The lytic cycle is one of the two cycles of viral reproduction, the other being the lysogenic cycle. The lytic cycle results in the destruction of the infected cell and its membrane.]citation needed[ A key difference between the lytic and lysogenic phage cycles is that in the lytic phage, the viral DNA exists as a separate molecule within the bacterial cell, and replicates separately from the host bacterial DNA. The location of viral DNA in the lysogenic phage cycle is within the host DNA, therefore in both cases the virus/phage replicates using the host DNA machinery, but in the lytic phage cycle, the phage is a free floating separate molecule to the host DNA.
Clinical pathology (US, UK, Ireland, Commonwealth, Portugal, Brazil, Italy), Laboratory Medicine (Germany, Romania, Poland, Eastern Europe), Clinical analysis (Spain) or Clinical/Medical Biology (France, Belgium, Netherlands, Austria, North and West Africa...), is a medical specialty that is concerned with the diagnosis of disease based on the laboratory analysis of bodily fluids, such as blood, urine, and tissues using the tools of chemistry, microbiology, hematology and molecular pathology. This specialty requires a medical residency and should not be confused with Biomedical science, which is not necessarily related to medicine.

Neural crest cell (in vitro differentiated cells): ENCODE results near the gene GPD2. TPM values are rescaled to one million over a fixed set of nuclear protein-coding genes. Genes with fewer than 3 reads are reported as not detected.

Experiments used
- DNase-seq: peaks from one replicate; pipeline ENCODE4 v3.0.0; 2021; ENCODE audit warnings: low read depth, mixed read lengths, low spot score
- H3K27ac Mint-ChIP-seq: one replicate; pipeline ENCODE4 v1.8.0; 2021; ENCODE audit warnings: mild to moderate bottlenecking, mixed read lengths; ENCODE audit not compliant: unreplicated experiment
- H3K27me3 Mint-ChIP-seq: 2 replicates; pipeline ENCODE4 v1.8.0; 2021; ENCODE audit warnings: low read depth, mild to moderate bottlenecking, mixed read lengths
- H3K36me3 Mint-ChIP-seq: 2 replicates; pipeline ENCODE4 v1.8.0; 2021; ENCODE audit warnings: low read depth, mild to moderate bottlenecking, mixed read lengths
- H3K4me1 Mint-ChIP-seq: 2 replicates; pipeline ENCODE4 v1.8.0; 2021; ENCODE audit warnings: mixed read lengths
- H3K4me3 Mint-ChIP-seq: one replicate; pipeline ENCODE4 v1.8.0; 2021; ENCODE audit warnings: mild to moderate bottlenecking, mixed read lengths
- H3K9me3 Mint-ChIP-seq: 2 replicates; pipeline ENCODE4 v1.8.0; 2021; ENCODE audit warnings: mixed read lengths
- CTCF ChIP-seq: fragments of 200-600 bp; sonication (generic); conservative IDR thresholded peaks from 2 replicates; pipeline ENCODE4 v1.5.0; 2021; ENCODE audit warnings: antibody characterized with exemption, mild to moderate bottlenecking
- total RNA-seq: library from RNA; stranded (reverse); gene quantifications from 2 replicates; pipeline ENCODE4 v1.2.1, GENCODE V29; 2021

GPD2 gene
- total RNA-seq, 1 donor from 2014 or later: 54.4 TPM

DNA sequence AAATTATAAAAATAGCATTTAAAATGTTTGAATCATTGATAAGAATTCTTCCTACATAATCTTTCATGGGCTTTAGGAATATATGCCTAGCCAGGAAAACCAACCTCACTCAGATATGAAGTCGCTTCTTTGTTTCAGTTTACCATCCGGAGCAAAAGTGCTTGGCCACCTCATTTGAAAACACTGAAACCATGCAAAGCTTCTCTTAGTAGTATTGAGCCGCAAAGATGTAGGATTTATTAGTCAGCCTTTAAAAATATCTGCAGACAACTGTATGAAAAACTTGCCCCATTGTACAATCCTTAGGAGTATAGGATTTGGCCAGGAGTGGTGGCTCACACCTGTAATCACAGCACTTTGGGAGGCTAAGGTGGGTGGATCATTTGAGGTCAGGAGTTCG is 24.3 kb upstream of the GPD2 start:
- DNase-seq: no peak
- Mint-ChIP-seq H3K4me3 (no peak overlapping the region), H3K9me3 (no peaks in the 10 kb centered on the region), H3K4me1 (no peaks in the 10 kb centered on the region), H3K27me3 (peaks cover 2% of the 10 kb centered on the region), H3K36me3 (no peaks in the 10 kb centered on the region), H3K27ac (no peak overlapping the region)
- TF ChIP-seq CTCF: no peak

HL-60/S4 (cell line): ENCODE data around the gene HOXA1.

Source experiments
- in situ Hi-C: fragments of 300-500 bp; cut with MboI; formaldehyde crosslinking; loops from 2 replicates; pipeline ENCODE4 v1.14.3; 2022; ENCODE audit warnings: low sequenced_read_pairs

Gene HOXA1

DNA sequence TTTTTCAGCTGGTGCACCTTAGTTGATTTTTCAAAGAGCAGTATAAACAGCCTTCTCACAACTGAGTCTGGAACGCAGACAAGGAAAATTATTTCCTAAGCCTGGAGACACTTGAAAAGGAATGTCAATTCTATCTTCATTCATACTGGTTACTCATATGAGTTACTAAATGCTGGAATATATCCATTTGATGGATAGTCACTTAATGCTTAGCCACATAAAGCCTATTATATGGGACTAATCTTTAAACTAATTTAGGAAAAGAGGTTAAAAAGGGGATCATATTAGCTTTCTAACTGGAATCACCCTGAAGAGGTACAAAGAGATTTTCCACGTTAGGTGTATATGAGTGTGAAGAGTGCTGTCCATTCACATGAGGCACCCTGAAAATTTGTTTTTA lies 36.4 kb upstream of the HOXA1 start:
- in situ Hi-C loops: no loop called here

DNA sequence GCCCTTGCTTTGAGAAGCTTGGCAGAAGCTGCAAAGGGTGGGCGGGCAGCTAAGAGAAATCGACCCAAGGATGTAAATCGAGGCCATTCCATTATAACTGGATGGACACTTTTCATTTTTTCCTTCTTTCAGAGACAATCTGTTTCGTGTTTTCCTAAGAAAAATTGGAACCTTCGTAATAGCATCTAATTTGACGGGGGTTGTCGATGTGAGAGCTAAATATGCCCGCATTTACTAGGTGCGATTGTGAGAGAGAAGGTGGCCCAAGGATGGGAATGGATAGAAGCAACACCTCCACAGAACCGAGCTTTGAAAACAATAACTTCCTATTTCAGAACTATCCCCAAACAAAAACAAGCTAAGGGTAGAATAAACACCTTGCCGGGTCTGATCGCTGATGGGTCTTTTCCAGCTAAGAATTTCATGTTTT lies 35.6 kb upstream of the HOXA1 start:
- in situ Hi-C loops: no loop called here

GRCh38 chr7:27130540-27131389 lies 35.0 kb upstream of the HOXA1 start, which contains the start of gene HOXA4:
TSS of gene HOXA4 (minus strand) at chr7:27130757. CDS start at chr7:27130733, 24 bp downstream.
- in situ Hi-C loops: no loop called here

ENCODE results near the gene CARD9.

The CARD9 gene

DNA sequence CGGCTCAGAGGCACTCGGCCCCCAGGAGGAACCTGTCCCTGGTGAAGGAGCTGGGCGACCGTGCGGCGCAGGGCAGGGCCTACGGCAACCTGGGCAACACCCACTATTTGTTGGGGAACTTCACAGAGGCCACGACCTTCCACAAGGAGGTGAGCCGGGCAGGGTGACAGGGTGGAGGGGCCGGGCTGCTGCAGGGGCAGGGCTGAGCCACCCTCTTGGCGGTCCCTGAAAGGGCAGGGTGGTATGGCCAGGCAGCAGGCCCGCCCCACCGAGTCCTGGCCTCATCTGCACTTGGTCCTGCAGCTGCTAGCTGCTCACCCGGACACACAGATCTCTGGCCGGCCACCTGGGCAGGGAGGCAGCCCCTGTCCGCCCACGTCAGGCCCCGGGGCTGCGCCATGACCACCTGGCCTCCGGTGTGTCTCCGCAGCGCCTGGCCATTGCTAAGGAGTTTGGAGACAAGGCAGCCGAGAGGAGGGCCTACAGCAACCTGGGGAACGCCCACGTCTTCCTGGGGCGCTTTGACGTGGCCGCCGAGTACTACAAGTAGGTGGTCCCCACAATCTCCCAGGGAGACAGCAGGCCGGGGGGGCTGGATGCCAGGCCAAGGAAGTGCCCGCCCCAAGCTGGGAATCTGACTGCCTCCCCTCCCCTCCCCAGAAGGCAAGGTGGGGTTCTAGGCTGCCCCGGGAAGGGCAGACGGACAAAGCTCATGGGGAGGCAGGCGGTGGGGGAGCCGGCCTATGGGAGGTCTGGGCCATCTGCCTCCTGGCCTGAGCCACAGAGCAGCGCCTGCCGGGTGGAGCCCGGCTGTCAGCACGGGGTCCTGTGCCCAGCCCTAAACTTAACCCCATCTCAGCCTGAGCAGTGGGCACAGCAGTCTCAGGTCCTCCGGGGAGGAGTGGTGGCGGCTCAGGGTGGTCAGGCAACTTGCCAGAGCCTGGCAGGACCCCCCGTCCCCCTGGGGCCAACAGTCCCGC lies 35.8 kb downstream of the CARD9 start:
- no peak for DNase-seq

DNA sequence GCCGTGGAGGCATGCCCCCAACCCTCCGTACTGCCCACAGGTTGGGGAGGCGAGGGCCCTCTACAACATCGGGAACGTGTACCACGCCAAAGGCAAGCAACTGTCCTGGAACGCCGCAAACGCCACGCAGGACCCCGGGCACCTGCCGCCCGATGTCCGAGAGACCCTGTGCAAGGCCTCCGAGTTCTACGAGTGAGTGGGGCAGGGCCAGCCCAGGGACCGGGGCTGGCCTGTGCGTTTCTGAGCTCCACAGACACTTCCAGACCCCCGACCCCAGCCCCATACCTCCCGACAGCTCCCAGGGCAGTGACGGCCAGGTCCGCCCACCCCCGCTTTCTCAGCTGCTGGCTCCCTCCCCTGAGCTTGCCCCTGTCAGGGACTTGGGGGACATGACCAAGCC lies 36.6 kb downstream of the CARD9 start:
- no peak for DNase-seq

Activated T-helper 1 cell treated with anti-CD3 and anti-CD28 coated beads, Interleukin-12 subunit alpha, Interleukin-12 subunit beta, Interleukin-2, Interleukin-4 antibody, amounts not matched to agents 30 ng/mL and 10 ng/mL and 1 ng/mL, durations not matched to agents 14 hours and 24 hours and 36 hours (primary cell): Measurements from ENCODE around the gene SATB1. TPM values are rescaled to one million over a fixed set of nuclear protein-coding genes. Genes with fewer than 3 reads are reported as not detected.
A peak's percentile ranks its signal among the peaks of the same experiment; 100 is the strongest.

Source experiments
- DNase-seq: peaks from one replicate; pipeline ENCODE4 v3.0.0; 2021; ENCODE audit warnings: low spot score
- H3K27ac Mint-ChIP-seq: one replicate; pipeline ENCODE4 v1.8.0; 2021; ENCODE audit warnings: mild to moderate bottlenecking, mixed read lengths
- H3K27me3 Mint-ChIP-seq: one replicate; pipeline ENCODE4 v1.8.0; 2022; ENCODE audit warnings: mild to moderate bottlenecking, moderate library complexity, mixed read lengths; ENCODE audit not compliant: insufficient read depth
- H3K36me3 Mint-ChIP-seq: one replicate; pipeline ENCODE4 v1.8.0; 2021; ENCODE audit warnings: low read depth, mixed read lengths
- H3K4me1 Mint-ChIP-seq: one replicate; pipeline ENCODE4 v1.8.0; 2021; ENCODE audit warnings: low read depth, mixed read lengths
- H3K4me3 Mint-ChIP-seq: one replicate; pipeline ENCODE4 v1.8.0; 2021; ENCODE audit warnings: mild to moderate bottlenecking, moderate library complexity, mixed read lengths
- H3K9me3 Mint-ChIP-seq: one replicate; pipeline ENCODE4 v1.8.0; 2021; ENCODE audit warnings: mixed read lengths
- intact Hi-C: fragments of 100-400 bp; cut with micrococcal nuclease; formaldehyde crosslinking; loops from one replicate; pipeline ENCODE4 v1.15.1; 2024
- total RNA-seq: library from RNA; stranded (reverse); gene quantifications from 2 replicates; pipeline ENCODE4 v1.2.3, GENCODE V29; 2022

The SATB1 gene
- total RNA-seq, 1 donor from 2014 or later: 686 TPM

The American Board of Pathology certifies clinical pathologists, and recognizes the following secondary specialties of clinical pathology:
Lysogeny, or the lysogenic cycle, is one of two methods of viral reproduction (the lytic cycle is the other). Lysogeny is characterized by integration of the bacteriophage nucleic acid into the host bacterium's genome or formation of a circular replicon in the bacterium's cytoplasm. The genetic material of the bacteriophage, called a prophage, can be transmitted to daughter cells at each subsequent cell division, and a later event (such as UV radiation or the presence of certain chemicals) can release it, causing proliferation of new phages via the lytic cycle. Lysogenic cycles can also occur in eukaryotes, although the method of DNA incorporation is not fully understood.
The distinction between lysogenic and lytic cycles is that the spread of the viral DNA occurs through the usual prokaryotic reproduction, while the lytic phage is spread through the production of thousands of individual phages capable of surviving and infecting other cells. The key difference between the lytic cycle and the lysogenic cycle is that the lysogenic cycle does not lyse the host cell. Phages that replicate only via the lytic cycle are known as virulent phages while phages that replicate using both lytic and lysogenic cycles are known as temperate phages.
P1 is a temperate bacteriophage (phage) that infects Escherichia coli and a some other bacteria. When undergoing a lysogenic cycle the phage genome exists as a plasmid in the bacterium unlike other phages (e.g. the lambda phage) that integrate into the host DNA. P1 has an icosahedral "head" containing the DNA attached to a contractile tail with six tail fibers.
The P1 phage has gained research interest because it can be used to create the P1-derived artificial chromosome cloning vector which can carry relatively large fragments of DNA. Also, P1 encodes a site-specific recombinase, Cre, that is widely used to carry out cell-specific or time-specific DNA recombination by flanking the target DNA with loxP sites.(see Cre-Lox recombination)